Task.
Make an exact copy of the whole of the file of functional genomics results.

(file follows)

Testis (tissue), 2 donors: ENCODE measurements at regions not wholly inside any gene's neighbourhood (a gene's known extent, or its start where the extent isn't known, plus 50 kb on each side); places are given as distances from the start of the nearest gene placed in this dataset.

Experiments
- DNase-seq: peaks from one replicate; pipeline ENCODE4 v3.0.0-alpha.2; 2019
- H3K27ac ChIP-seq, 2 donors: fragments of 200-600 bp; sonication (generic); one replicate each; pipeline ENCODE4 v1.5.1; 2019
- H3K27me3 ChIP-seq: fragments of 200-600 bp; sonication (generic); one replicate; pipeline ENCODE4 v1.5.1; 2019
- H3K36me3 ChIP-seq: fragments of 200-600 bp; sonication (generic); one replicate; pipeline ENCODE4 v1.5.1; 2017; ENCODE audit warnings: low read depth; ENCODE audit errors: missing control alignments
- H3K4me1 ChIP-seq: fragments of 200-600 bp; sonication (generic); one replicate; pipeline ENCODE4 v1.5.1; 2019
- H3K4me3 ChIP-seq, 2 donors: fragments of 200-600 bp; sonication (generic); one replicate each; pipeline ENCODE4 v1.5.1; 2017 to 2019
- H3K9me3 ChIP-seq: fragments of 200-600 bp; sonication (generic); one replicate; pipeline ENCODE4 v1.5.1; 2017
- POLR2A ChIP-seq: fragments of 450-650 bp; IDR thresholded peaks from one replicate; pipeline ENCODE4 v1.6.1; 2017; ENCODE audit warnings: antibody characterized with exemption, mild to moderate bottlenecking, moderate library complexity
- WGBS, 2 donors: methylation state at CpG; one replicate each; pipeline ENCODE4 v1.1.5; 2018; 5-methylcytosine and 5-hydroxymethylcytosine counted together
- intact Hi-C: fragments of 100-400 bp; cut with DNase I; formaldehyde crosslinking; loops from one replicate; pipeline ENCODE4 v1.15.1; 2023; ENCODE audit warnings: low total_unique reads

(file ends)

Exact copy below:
Testis (tissue), 2 donors: ENCODE measurements at regions not wholly inside any gene's neighbourhood (a gene's known extent, or its start where the extent isn't known, plus 50 kb on each side); places are given as distances from the start of the nearest gene placed in this dataset.

Experiments
- DNase-seq: peaks from one replicate; pipeline ENCODE4 v3.0.0-alpha.2; 2019
- H3K27ac ChIP-seq, 2 donors: fragments of 200-600 bp; sonication (generic); one replicate each; pipeline ENCODE4 v1.5.1; 2019
- H3K27me3 ChIP-seq: fragments of 200-600 bp; sonication (generic); one replicate; pipeline ENCODE4 v1.5.1; 2019
- H3K36me3 ChIP-seq: fragments of 200-600 bp; sonication (generic); one replicate; pipeline ENCODE4 v1.5.1; 2017; ENCODE audit warnings: low read depth; ENCODE audit errors: missing control alignments
- H3K4me1 ChIP-seq: fragments of 200-600 bp; sonication (generic); one replicate; pipeline ENCODE4 v1.5.1; 2019
- H3K4me3 ChIP-seq, 2 donors: fragments of 200-600 bp; sonication (generic); one replicate each; pipeline ENCODE4 v1.5.1; 2017 to 2019
- H3K9me3 ChIP-seq: fragments of 200-600 bp; sonication (generic); one replicate; pipeline ENCODE4 v1.5.1; 2017
- POLR2A ChIP-seq: fragments of 450-650 bp; IDR thresholded peaks from one replicate; pipeline ENCODE4 v1.6.1; 2017; ENCODE audit warnings: antibody characterized with exemption, mild to moderate bottlenecking, moderate library complexity
- WGBS, 2 donors: methylation state at CpG; one replicate each; pipeline ENCODE4 v1.1.5; 2018; 5-methylcytosine and 5-hydroxymethylcytosine counted together
- intact Hi-C: fragments of 100-400 bp; cut with DNase I; formaldehyde crosslinking; loops from one replicate; pipeline ENCODE4 v1.15.1; 2023; ENCODE audit warnings: low total_unique reads